Exchanges granted extra time on Mifid
The FCA has granted waivers to the London Metal Exchange and ICE Futures Europe on the first day of Mifid II, giving them a 30-month extension to rules on the buying and selling of derivatives. The waivers were granted amid concerns that, if the exchanges were not allowed more time to adopt the new rules, it could lead to a seizure in important financial markets. The FT notes that the introduction of Mifid II passed without significant upset, with fears that new IT systems would buckle and trading would evaporate proved unfounded.
Brummer: The City must go it alone
In the wake of the introduction of Mifid II, Alex Brummer in the Mail argues that instead of having to conform to the bureaucracy involved and agreeing to every rule and trading change with Brussels, Frankfurt and Paris, the City of London should go it alone. He adds that the Square Mile is at its best, most innovative and creative as a rule maker rather than a rule taker.
Britain braced for Brexit raid on asset management
The FT reveals that ministers are preparing themselves for a raid on the UK’s asset management industry after Brexit. Paris, Frankfurt, Dublin and Luxembourg are all said to be looking to expand their share of the European fund management sector.
Numis co-chiefs take home £2.5m
City adviser Numis has handed its co-chief executives a £2.5m bonus package for the year to September. Alex Ham took home £1.5m while Ross Mitchinson was paid £1m.
Bosses buy motor insurer
Motor insurer Tempcover has been bought by its bosses for £13.3m. The deal was funded with £7.5m from Connection Capital, and a £5.8m loan from Santander.
Allergan plans job cuts
Pharmaceutical firm Allergan has announced a series of cost-cutting actions, including slashing more than 1,000 currently-filled positions and around 400 open roles. The company expects to incur around $125m (£92m) in restructuring costs.
MEDIA & ENTERTAINMENT
JP Morgan firewall blocks YouTube hate videos
Google has been accused of not doing enough to remove dangerous content from YouTube after JP Morgan created its own tools to prevent its online advertisements from appearing alongside hate-filled videos. Tim Loughton, a member of the home affairs select committee, said: “It is a damning indictment of the lack of seriousness and urgency that social media platforms place in vetting extremist, abusive and other inappropriate content that respectable international companies like JP Morgan have to develop their own technology to avoid being tainted by it.”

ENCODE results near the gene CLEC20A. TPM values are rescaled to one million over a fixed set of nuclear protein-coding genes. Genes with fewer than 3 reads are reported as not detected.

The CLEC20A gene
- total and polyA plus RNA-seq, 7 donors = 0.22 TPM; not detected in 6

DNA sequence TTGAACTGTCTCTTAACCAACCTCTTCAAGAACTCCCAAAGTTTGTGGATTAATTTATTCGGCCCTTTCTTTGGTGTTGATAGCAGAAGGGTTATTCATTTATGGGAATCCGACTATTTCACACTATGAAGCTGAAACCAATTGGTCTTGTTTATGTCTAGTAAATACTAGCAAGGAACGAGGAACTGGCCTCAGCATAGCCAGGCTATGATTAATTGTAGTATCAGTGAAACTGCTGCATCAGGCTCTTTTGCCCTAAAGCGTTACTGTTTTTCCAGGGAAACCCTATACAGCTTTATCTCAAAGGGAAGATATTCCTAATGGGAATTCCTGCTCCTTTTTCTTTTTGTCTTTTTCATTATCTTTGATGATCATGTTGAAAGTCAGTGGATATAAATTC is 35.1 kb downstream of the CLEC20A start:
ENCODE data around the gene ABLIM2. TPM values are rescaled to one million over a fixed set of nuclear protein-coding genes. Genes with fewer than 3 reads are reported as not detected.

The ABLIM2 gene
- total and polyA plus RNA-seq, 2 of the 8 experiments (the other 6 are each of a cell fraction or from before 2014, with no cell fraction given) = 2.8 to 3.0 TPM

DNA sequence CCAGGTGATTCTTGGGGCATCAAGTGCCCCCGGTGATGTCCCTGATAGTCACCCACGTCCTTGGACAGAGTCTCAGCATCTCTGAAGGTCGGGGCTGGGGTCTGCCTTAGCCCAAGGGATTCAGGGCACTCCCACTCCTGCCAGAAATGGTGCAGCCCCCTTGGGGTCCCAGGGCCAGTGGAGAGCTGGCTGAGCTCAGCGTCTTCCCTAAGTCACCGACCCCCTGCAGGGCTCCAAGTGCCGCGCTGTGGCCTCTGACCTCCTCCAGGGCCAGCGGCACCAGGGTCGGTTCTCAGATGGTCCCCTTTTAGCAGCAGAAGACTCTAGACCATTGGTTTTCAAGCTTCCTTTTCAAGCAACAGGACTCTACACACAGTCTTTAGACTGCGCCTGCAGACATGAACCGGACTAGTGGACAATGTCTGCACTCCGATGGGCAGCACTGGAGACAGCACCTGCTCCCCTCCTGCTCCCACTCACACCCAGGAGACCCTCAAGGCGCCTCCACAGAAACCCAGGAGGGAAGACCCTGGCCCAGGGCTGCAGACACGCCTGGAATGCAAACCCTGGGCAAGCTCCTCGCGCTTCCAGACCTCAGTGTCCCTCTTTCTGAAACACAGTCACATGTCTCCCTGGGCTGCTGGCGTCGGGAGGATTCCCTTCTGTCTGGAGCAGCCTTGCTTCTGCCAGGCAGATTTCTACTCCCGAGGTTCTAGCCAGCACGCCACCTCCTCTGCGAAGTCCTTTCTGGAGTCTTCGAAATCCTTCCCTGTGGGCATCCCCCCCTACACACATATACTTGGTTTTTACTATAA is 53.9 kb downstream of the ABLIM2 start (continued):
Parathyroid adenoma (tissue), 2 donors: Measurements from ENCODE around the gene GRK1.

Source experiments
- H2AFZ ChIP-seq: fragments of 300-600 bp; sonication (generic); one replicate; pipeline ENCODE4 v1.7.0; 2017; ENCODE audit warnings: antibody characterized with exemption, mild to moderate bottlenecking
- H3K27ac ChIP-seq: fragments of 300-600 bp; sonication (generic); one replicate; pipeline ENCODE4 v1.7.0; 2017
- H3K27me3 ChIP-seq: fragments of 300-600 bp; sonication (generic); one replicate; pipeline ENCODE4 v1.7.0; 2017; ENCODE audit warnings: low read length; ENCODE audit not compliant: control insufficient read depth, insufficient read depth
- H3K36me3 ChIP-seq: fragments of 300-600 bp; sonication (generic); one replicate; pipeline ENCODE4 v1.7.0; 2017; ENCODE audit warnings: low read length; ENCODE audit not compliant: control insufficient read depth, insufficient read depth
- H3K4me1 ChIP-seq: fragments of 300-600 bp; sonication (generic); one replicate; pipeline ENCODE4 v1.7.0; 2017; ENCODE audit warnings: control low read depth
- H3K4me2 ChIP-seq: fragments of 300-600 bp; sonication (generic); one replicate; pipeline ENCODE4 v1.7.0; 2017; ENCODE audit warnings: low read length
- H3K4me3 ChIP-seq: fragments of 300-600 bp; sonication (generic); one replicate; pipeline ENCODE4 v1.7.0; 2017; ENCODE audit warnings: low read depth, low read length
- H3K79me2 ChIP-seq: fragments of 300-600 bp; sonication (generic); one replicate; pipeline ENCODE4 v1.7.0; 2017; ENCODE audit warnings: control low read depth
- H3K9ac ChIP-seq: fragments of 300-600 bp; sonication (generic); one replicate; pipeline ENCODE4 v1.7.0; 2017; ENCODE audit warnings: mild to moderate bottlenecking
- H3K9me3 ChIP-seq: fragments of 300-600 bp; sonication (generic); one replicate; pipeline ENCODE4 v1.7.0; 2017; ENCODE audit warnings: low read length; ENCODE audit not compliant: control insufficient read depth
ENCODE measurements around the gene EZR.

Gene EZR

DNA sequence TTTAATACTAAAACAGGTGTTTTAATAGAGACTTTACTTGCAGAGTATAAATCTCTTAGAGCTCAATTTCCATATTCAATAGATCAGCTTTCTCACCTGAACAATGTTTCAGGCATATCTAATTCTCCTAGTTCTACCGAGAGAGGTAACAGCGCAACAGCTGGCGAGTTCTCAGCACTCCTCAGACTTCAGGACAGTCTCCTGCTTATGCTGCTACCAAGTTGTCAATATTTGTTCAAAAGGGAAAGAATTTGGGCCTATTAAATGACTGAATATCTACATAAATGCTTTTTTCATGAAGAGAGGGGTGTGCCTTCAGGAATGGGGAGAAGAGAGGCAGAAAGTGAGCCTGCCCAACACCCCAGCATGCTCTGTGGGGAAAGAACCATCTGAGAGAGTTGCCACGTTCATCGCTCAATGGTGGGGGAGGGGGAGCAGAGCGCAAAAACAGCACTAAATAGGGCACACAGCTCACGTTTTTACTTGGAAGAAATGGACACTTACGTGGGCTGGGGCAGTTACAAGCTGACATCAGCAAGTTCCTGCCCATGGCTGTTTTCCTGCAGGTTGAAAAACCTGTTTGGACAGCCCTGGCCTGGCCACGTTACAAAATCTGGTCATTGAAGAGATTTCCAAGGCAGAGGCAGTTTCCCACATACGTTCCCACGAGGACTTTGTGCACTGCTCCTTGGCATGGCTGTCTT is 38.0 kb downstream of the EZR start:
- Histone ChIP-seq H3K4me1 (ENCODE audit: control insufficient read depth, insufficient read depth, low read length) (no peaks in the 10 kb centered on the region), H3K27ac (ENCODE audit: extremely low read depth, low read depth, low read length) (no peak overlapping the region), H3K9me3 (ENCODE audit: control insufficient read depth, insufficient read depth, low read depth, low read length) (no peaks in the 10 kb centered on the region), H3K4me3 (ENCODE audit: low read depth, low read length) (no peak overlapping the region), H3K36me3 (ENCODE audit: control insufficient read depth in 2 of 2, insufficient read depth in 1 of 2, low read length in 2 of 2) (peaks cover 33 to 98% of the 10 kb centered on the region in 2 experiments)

Brexit staffing fears begin to bite
Recruitment firm Staffline has admitted that revenues would fail to meet the City’s expectations. The agency said full-year revenue would miss its £1bn target and as a result shares fell 12.7p at 997.3p. The Standard notes that many employers expect the economy will worsen over the next year as the UK prepares to leave the EU, meaning they are less likely to recruit new staff.
Wells Fargo buys London office
Wells Fargo has finalised its purchase of an office block on King William Street in the City of London, marking the US bank’s first international property buy.
Poundland financing deal reduces reliance on Steinhoff
Poundland has distanced itself from its South African parent company Steinhoff by securing £180m of independent financing. Pepkor Europe, the European owner of Poundland, said the loan facility from US investment firm Davidson Kempner Capital Management reduces its reliance on Steinhoff, which is facing criminal and tax investigations.
Man City tops football financial power list
Event organiser Soccerex has found that Manchester City have more financial firepower than any other club in world football. In a report, Soccerex suggested the Premier League leaders have the biggest economic growth potential. UK clubs dominate the top ten spots with Arsenal ranked second, Tottenham Hotspur fifth, Manchester United seventh and Chelsea in ninth position. The list is based on five factors including potential owner investment.
Scotland has UK’s lowest rate of business growth
Official data shows Scotland had the worst net number of new businesses in the UK during 2016. A total of 22,000 businesses were created while 21,000 disappeared from its marketplace, leaving a net gain of 1,000 companies. Analysts say the poor performance is due to political uncertainty, low productivity and infrastructure problems. Elsewhere, small businesses in Yorkshire are expecting a good year in 2018, predicting revenue growth of 1.9% compared with the previous year’s average rise of 1.2%.
Fat Cat Thursday for FTSE bosses
The average pay of FTSE 100 chief executives will today pass the annual average wage for full-time workers. The day has been declared "Fat Cat Thursday" by the High Pay Centre and the CIPD, which calculated that company bosses earning an average of £4.5m in 2016 will take just three days to surpass the typical worker’s salary of £28,758. However, average FTSE 100 chief executive earnings have fallen, down from £5.4m in 2015.